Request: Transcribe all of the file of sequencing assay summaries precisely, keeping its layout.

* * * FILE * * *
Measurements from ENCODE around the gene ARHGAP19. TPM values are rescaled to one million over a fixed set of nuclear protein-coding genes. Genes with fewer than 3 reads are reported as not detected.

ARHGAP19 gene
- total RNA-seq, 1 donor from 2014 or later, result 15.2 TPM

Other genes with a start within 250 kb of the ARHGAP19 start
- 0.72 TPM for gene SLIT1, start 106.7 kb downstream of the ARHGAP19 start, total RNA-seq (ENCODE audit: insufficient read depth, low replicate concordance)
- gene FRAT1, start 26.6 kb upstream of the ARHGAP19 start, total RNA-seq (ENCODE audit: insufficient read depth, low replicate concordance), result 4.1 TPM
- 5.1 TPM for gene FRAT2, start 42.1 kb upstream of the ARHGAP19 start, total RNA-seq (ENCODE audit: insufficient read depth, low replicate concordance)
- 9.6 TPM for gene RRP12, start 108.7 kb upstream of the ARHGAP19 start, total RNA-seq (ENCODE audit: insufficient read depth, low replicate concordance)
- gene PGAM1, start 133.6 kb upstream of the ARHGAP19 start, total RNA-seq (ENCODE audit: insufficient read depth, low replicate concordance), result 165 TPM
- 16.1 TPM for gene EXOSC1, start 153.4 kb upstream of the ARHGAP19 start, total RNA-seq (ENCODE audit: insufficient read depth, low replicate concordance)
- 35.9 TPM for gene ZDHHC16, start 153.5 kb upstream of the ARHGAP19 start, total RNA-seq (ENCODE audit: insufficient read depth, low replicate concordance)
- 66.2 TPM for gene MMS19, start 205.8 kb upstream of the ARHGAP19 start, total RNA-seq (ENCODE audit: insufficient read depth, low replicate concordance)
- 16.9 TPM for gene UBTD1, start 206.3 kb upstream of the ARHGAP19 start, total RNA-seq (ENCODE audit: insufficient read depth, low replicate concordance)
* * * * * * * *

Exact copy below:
Measurements from ENCODE around the gene ARHGAP19. TPM values are rescaled to one million over a fixed set of nuclear protein-coding genes. Genes with fewer than 3 reads are reported as not detected.

ARHGAP19 gene
- total RNA-seq, 1 donor from 2014 or later, result 15.2 TPM

Other genes with a start within 250 kb of the ARHGAP19 start
- 0.72 TPM for gene SLIT1, start 106.7 kb downstream of the ARHGAP19 start, total RNA-seq (ENCODE audit: insufficient read depth, low replicate concordance)
- gene FRAT1, start 26.6 kb upstream of the ARHGAP19 start, total RNA-seq (ENCODE audit: insufficient read depth, low replicate concordance), result 4.1 TPM
- 5.1 TPM for gene FRAT2, start 42.1 kb upstream of the ARHGAP19 start, total RNA-seq (ENCODE audit: insufficient read depth, low replicate concordance)
- 9.6 TPM for gene RRP12, start 108.7 kb upstream of the ARHGAP19 start, total RNA-seq (ENCODE audit: insufficient read depth, low replicate concordance)
- gene PGAM1, start 133.6 kb upstream of the ARHGAP19 start, total RNA-seq (ENCODE audit: insufficient read depth, low replicate concordance), result 165 TPM
- 16.1 TPM for gene EXOSC1, start 153.4 kb upstream of the ARHGAP19 start, total RNA-seq (ENCODE audit: insufficient read depth, low replicate concordance)
- 35.9 TPM for gene ZDHHC16, start 153.5 kb upstream of the ARHGAP19 start, total RNA-seq (ENCODE audit: insufficient read depth, low replicate concordance)
- 66.2 TPM for gene MMS19, start 205.8 kb upstream of the ARHGAP19 start, total RNA-seq (ENCODE audit: insufficient read depth, low replicate concordance)
- 16.9 TPM for gene UBTD1, start 206.3 kb upstream of the ARHGAP19 start, total RNA-seq (ENCODE audit: insufficient read depth, low replicate concordance)